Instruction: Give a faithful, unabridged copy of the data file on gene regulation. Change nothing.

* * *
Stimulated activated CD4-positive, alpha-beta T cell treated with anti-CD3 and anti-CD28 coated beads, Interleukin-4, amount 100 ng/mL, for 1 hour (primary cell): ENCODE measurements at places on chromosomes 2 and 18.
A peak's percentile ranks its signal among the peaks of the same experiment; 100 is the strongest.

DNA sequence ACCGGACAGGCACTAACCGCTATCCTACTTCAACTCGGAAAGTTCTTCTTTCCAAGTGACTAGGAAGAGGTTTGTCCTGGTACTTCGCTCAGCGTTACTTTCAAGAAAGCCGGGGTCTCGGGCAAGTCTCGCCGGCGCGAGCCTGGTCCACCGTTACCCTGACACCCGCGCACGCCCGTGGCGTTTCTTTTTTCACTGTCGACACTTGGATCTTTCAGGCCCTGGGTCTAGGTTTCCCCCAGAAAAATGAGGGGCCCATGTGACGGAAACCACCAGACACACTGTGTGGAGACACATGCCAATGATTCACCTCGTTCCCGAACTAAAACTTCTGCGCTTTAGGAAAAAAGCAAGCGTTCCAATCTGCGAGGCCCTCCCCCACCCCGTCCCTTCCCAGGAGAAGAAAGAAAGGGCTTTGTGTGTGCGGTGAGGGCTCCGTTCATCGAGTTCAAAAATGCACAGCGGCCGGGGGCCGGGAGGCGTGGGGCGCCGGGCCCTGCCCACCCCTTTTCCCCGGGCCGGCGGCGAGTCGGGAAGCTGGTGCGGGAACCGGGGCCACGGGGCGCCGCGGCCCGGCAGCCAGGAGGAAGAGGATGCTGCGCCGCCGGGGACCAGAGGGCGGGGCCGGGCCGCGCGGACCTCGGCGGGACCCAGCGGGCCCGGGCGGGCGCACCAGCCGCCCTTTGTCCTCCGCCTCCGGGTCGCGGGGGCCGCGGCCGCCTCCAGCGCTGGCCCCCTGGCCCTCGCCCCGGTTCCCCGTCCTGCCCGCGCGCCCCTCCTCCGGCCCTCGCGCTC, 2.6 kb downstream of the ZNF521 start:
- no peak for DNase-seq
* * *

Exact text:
Stimulated activated CD4-positive, alpha-beta T cell treated with anti-CD3 and anti-CD28 coated beads, Interleukin-4, amount 100 ng/mL, for 1 hour (primary cell): ENCODE measurements at places on chromosomes 2 and 18.
A peak's percentile ranks its signal among the peaks of the same experiment; 100 is the strongest.

DNA sequence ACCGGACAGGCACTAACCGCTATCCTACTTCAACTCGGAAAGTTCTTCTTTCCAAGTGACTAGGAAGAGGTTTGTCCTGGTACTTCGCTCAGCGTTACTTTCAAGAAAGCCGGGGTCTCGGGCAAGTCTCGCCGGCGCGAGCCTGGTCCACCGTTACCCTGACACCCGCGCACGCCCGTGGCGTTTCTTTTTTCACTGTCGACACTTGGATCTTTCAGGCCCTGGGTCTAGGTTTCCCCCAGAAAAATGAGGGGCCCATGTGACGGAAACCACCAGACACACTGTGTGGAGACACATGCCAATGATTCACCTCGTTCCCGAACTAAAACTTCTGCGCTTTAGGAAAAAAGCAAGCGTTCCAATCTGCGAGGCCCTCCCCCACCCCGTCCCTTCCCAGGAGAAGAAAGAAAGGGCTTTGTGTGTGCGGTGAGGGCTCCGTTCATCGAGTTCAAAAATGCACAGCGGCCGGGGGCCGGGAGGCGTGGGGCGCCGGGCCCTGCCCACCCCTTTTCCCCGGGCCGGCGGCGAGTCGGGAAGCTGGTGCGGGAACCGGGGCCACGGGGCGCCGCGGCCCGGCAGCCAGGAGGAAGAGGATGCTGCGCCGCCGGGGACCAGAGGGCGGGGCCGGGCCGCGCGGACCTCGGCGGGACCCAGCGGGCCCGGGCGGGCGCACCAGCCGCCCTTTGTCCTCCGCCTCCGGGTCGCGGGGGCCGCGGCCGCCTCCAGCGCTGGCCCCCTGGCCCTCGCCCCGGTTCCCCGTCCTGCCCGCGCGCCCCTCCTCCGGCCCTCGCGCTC, 2.6 kb downstream of the ZNF521 start:
- no peak for DNase-seq